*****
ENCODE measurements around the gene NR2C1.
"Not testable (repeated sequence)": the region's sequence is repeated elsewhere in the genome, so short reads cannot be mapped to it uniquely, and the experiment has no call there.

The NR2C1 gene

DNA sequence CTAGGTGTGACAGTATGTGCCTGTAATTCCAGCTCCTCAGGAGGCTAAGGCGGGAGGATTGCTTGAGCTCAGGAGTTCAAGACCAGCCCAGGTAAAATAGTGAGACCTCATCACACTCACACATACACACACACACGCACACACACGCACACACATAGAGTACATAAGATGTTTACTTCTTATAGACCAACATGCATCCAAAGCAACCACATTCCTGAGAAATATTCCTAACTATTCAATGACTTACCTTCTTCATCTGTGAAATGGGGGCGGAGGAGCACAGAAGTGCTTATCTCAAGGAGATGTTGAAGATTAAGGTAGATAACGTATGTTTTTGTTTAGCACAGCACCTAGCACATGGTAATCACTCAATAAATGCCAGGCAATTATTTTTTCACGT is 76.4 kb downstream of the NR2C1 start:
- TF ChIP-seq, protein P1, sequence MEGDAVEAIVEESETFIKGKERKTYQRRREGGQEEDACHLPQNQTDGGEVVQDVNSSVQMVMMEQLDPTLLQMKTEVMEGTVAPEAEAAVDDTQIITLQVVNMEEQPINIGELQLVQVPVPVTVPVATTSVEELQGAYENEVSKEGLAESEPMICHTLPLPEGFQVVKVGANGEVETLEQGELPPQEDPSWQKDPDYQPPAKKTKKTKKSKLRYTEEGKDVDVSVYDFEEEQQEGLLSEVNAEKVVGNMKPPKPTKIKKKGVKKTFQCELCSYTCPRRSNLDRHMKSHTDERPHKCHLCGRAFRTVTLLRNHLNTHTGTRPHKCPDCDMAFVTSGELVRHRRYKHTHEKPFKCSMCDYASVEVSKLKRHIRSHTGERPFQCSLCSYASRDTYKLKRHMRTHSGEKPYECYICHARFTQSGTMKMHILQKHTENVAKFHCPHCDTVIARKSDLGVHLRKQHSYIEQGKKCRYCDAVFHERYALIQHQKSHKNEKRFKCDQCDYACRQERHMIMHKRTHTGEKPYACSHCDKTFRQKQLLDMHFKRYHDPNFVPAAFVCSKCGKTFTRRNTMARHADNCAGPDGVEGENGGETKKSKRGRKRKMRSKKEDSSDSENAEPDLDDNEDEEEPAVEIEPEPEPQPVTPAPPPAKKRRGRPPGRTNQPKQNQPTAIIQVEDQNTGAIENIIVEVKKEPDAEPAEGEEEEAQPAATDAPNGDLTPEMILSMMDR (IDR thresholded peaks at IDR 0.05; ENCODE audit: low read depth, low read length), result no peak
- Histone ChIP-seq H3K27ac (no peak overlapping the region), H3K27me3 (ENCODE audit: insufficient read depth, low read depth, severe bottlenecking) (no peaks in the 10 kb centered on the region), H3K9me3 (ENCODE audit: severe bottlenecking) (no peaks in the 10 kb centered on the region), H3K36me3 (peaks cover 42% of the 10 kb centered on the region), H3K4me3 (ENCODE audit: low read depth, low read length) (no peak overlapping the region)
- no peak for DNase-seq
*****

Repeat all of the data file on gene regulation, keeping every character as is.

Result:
ENCODE measurements around the gene NR2C1.
"Not testable (repeated sequence)": the region's sequence is repeated elsewhere in the genome, so short reads cannot be mapped to it uniquely, and the experiment has no call there.

The NR2C1 gene

DNA sequence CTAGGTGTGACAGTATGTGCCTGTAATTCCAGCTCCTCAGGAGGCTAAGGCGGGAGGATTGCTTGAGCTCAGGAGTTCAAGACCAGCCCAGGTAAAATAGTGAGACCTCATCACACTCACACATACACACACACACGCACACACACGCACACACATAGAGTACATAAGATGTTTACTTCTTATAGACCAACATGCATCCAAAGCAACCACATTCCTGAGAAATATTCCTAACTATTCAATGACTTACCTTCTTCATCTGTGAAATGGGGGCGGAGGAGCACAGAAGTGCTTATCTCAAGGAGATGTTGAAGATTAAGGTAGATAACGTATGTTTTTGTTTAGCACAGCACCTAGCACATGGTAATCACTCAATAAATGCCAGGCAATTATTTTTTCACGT is 76.4 kb downstream of the NR2C1 start:
- TF ChIP-seq, protein P1, sequence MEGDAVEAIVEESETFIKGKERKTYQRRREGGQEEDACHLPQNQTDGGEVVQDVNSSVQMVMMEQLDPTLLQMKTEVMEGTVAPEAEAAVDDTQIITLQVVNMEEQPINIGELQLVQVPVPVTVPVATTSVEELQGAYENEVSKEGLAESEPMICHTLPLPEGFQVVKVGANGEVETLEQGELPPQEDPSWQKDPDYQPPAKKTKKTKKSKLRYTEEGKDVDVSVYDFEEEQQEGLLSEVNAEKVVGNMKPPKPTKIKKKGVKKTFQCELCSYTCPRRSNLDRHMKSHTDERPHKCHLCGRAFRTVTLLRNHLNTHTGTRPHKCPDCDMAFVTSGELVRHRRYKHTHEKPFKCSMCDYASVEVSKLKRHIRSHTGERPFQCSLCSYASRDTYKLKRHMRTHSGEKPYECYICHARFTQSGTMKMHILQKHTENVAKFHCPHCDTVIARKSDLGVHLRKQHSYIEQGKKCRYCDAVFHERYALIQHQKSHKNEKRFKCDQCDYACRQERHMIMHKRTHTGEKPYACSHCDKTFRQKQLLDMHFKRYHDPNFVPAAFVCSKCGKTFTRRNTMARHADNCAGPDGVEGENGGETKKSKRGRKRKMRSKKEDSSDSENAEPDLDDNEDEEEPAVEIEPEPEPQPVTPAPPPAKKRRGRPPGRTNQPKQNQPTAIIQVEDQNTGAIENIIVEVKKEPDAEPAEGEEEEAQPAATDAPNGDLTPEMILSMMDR (IDR thresholded peaks at IDR 0.05; ENCODE audit: low read depth, low read length), result no peak
- Histone ChIP-seq H3K27ac (no peak overlapping the region), H3K27me3 (ENCODE audit: insufficient read depth, low read depth, severe bottlenecking) (no peaks in the 10 kb centered on the region), H3K9me3 (ENCODE audit: severe bottlenecking) (no peaks in the 10 kb centered on the region), H3K36me3 (peaks cover 42% of the 10 kb centered on the region), H3K4me3 (ENCODE audit: low read depth, low read length) (no peak overlapping the region)
- no peak for DNase-seq